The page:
:
Search Domain:
Initialization Range:
Global Minima (Fitness):
Velocity
Fitness
Fitness
Low Velocity = Low Fitness
Particle Swarm Optimizer

Function Test
Definition
:
Search Domain:
Initialization Range:
Global Minima (Fitness):
Velocity
Fitness
Fitness
Low Velocity = Low Fitness
Shape Parameterization Results
Summary of Results
Measure of Geometrical Difference
Hicks

Henne Most Favorable
Legendre Polynomials
Computationally Not Viable
Aerodynamic Coefficients
Convergence
Geometrical Convergence Plots /
Animations
s
Hicks

Henne Geometrical
Convergence
s
Bernstein Geometrical
Convergence
Aerodynamic Convergence Plots /
Animations
s
Hicks

Henne Aerodynamic
Convergence
s
Bernstein Aerodynamic
Convergence
Shape Functions Limitations
Polynomial Function Limitation
Local Shape Information;
No Direct Geometry Relationship;
NURBS Require Many Control Points; and
Lead to Undulating Curves
PARSEC Airfoil Representation
6
th
Order Polynomial;
Eleven Variables
Equations Developed as a Function of
Airfoil Geometry; and
Direct Geometry Relationship
H. Sobieczky, “Parametric Airfoil and Wings“, in: Notes on Numerical
Fluid Mechanics, Vol. 68, pp. 71

88, 1998
Fitness Magnitude of Shape Functions
PARSEC Airfoils
PARSEC Aerodynamic Convergence
Convergence to Target Lift Curve Slope
Convergence to Target Drag Polar
Convergence to Target Moment
Convergence to Target L/D
PARSEC Design Variables Definition
Effect of Y
UP
on PARSEC Airfoil Aerodynamics
Lift Coefficient
Drag Coefficient
Moment Coefficient
Lift

to

Drag Ratio
Effect of Y
UP
on PARSEC Airfoil Geometry
Y
UP
Nose Radius
t/c
Camber
Low Y
UP
= Good C
D
Performance
Shape Function Modifications
Airfoil Surface Bumps
Aerodynamic Performance Improvements;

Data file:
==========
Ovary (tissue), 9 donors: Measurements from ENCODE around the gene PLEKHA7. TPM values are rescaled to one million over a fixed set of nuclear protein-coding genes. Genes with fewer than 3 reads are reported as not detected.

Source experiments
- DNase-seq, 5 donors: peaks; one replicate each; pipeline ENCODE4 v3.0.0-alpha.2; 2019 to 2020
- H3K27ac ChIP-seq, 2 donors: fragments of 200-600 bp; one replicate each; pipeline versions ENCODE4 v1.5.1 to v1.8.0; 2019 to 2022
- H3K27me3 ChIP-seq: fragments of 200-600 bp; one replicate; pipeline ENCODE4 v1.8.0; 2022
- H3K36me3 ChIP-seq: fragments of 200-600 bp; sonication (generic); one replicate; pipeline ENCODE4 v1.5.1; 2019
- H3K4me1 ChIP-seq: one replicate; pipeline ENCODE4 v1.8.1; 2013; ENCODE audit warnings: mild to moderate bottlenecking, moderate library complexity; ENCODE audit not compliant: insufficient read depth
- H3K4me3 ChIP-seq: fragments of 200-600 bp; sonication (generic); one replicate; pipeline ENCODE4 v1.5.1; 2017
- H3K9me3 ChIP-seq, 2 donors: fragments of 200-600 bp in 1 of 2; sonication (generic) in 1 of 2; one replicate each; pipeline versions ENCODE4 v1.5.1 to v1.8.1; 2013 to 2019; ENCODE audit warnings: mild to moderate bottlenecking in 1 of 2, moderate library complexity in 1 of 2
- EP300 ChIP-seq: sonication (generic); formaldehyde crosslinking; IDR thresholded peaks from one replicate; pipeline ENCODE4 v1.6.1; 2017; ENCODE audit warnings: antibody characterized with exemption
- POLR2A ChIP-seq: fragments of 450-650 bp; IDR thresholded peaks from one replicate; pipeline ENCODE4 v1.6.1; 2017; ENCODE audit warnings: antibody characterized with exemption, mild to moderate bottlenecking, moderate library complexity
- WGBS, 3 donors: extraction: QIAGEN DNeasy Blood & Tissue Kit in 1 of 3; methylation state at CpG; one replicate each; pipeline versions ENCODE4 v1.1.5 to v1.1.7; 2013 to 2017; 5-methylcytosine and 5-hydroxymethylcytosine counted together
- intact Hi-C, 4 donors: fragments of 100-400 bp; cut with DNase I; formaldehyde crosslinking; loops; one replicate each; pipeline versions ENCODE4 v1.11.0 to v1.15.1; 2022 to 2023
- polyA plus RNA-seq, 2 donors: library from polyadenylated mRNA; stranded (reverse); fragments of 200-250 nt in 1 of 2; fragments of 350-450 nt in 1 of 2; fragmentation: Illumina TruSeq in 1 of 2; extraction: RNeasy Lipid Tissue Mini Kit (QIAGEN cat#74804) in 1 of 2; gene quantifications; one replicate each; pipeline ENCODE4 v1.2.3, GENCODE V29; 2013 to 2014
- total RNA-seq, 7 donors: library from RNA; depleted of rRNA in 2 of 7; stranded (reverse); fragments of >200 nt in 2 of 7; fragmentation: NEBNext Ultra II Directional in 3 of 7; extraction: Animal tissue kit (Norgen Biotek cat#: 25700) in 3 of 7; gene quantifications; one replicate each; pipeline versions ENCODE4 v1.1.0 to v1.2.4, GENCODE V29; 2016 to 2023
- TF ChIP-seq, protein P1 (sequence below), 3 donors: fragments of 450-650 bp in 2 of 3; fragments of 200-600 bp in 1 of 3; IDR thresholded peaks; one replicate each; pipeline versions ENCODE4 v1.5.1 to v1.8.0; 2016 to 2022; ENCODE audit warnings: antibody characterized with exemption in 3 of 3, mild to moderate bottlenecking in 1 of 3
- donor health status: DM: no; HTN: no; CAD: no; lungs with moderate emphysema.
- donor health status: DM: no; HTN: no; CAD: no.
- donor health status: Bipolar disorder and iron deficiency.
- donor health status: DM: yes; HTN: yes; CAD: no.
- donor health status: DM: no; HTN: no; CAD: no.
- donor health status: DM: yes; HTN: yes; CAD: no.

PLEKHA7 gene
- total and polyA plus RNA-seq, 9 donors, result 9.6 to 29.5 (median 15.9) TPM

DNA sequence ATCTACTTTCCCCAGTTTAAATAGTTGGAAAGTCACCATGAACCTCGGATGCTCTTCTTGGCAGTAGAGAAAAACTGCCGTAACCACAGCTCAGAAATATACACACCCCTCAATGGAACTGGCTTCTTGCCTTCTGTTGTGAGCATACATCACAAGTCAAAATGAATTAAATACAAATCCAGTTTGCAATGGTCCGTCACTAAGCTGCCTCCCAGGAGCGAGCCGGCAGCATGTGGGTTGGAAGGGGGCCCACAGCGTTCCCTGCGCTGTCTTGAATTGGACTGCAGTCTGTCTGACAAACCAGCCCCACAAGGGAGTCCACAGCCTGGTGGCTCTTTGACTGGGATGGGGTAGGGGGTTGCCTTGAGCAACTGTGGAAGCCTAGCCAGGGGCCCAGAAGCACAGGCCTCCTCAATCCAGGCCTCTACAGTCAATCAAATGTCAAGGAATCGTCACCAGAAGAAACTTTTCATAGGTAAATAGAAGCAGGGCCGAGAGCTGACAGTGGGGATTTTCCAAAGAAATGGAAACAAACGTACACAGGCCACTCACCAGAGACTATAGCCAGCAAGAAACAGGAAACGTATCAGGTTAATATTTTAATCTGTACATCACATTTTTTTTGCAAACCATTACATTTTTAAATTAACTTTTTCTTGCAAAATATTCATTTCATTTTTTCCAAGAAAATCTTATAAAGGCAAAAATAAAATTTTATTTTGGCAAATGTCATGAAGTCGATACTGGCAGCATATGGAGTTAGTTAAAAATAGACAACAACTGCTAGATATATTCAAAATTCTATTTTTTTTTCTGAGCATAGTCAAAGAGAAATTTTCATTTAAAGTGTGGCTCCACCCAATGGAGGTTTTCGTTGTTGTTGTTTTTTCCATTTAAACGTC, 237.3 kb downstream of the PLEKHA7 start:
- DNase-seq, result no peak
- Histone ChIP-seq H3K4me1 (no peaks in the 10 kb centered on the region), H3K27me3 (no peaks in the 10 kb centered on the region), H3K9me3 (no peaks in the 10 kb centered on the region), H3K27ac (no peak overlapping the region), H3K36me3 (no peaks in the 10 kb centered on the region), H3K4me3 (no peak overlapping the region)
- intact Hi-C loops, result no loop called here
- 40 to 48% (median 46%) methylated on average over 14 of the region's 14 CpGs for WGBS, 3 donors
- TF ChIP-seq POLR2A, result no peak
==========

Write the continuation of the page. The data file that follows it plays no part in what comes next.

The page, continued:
Rough Airfoils Outperform Smooth Sections at Low R
e
;
Control Flow Separation;
Passive & Active Methods for Bypass Transition;
Reduction in Turbulence Intensity; and
Bumps Delay Separation Point
Shape Functions

Further Developments
Local Curvature Control;
Roughness in Line with Boundary Layer Height; and
Control over Non

Linear Flow Features
Airfoil Surface Bumps to Assist Flow Reattachment
Source:
A.
Santhanakrishnan
and J. Jacob, “
Effect of Regular Surface
Perturbations on Flow Over an Airfoil
”,

University of Kentucky,
AIAA

2005

5145
Ideal Surface
Bumpy Surface
Flow Solver
–
Computational Fluid Dynamics
Laminar
Turbulent
Flow Solver Validation
–
Case 1: NASA LS(1)0417 Mod
Validation Data
C
P
Agreement
at
AOA
10
;
Lift
&
Drag
Convergence
over
Linear
AOA
;
Lift
2
%
;
Drag
5
%
;
Solution
Divergence
at
Stall
;
and
Fluid
Separation
Zone
Effectively
Captures
Boundary
Layer
Transition
Flow Solver Validation
–
Case 2: NACA 0012
Validation Data
C
P
Agreement
at
AOA
11
;
Lift
&
Drag
Convergence
over
Linear
AOA
;
Lift
5
%
;
Drag
7
%
;
Solution
Divergence
at
Stall
;
and
Fluid
Separation
Zone
Effectively
Captures
Boundary
Layer
Transition
Sample Optimization Run
Objective Function
=
2
C
L
= 0.40
Minimize C
D
Optimizer Inputs
Final Solution
Swarm Size
=
20 Particles
r
LE
=
[0.001 , 0.04]
0.0368
Y
TE
=
[

0.02 , 0.02]
0.0127
T
eg
=
[

2.0
,

25
]

19.5
T
EW
=
[3.0
, 40.0
]
29.10
X
UP
=
[0.30 , 0.60]
0.4581
Y
UP
=
[0.07 , 0.12]
0.0926
Y
XXU
=
[

1.0 , 0.2]

0.2791
X
L
=
[0.20 , 0.60]
0.5120
Y
L
=
[

0.12 ,

0.07]

0.1083
Y
XXL
=
[0.2 , 1.20]
0.6949
Results
t/c
= 20%
C
L
= 0.4057
C
D
= 0.0069
Total Iterations = 29
Optimization History Plot
Final Airfoil Shape
Aerodynamic Coefficient Database
–
Artificial Neural Networks
Artificial Neural Networks
–
Airfoil Training Database
Geometrical Inputs;
Aerodynamic Coefficient/s Output/s
;
Set

up of Transfer Function within the Hidden Layer; and
Output RMS Evaluation
Coefficient of Lift NN Structure
Coefficient of Drag NN Structure
Coefficient of Moment NN Structure
R. Greenman and K. Roth “Minimizing Computational Data Requirements for Multi

Element Airfoils
Using Neural Networks“, in: Journal of Aircraft, Vol. 36, No. 5, pp. 777

784 September

October 1999
Coupling of ANN & Swarm Algorithm
Conclusion
Geometry Parameterisation Method
Six
Shape
Functions
Tested
;
Particle
Swarm
Optimizer
Validated
/
Utilized
;
SOMs
for
Design
Variable
Definition
;
and
PARSEC
Method
for
Shape
Representation
Flow Solver
RANS
Solver
with
Structured
C

Grid
;
Transition
Points
Integrated
;
Acceptable
Solution
Agreement
;
and
Transition
Modeling
and
DES
for
High

Lift
Flows
Airfoil Optimization
Direct
PSO
Computationally
Demanding
;
and
ANN
to
Reduce
Computational
Data
www.cosmosmagazine.com
www.mathworks.com
Acknowledgements
Viscovery Software GmbH
[http://www.viscovery.net/]
Mr. Bernhard Kuchinka
Kindly provided a trial copy of Viscovery SOMine